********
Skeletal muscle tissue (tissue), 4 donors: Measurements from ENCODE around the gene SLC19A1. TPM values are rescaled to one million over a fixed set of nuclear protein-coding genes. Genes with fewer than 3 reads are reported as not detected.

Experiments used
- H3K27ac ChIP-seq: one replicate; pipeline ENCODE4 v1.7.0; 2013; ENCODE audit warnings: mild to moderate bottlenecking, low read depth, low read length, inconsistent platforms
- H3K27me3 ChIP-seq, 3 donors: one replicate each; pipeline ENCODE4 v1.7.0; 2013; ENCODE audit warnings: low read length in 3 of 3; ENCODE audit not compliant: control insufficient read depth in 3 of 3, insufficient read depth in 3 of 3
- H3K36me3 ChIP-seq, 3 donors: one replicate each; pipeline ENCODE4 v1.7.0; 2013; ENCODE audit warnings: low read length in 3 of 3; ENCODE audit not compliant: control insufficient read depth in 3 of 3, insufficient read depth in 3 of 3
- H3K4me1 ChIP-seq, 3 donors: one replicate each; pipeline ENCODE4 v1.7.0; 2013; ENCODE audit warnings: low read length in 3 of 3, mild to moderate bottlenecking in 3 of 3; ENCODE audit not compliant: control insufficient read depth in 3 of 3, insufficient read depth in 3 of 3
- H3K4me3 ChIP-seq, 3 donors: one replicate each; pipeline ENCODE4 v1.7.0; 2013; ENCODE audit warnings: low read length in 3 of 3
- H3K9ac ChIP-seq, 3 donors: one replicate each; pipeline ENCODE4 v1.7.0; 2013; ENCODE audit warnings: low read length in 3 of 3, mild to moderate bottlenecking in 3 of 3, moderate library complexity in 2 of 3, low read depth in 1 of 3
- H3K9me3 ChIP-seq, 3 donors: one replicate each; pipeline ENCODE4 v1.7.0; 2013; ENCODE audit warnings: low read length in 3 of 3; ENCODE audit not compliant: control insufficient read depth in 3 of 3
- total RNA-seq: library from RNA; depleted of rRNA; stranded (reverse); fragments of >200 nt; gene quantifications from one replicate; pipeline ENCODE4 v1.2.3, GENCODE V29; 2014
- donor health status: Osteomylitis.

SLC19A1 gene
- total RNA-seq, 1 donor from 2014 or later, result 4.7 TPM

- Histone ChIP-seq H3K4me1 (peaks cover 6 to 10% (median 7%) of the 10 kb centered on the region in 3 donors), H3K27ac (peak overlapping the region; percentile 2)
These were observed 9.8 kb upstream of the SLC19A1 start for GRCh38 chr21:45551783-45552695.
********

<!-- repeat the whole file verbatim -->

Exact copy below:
Skeletal muscle tissue (tissue), 4 donors: Measurements from ENCODE around the gene SLC19A1. TPM values are rescaled to one million over a fixed set of nuclear protein-coding genes. Genes with fewer than 3 reads are reported as not detected.

Experiments used
- H3K27ac ChIP-seq: one replicate; pipeline ENCODE4 v1.7.0; 2013; ENCODE audit warnings: mild to moderate bottlenecking, low read depth, low read length, inconsistent platforms
- H3K27me3 ChIP-seq, 3 donors: one replicate each; pipeline ENCODE4 v1.7.0; 2013; ENCODE audit warnings: low read length in 3 of 3; ENCODE audit not compliant: control insufficient read depth in 3 of 3, insufficient read depth in 3 of 3
- H3K36me3 ChIP-seq, 3 donors: one replicate each; pipeline ENCODE4 v1.7.0; 2013; ENCODE audit warnings: low read length in 3 of 3; ENCODE audit not compliant: control insufficient read depth in 3 of 3, insufficient read depth in 3 of 3
- H3K4me1 ChIP-seq, 3 donors: one replicate each; pipeline ENCODE4 v1.7.0; 2013; ENCODE audit warnings: low read length in 3 of 3, mild to moderate bottlenecking in 3 of 3; ENCODE audit not compliant: control insufficient read depth in 3 of 3, insufficient read depth in 3 of 3
- H3K4me3 ChIP-seq, 3 donors: one replicate each; pipeline ENCODE4 v1.7.0; 2013; ENCODE audit warnings: low read length in 3 of 3
- H3K9ac ChIP-seq, 3 donors: one replicate each; pipeline ENCODE4 v1.7.0; 2013; ENCODE audit warnings: low read length in 3 of 3, mild to moderate bottlenecking in 3 of 3, moderate library complexity in 2 of 3, low read depth in 1 of 3
- H3K9me3 ChIP-seq, 3 donors: one replicate each; pipeline ENCODE4 v1.7.0; 2013; ENCODE audit warnings: low read length in 3 of 3; ENCODE audit not compliant: control insufficient read depth in 3 of 3
- total RNA-seq: library from RNA; depleted of rRNA; stranded (reverse); fragments of >200 nt; gene quantifications from one replicate; pipeline ENCODE4 v1.2.3, GENCODE V29; 2014
- donor health status: Osteomylitis.

SLC19A1 gene
- total RNA-seq, 1 donor from 2014 or later, result 4.7 TPM

- Histone ChIP-seq H3K4me1 (peaks cover 6 to 10% (median 7%) of the 10 kb centered on the region in 3 donors), H3K27ac (peak overlapping the region; percentile 2)
These were observed 9.8 kb upstream of the SLC19A1 start for GRCh38 chr21:45551783-45552695.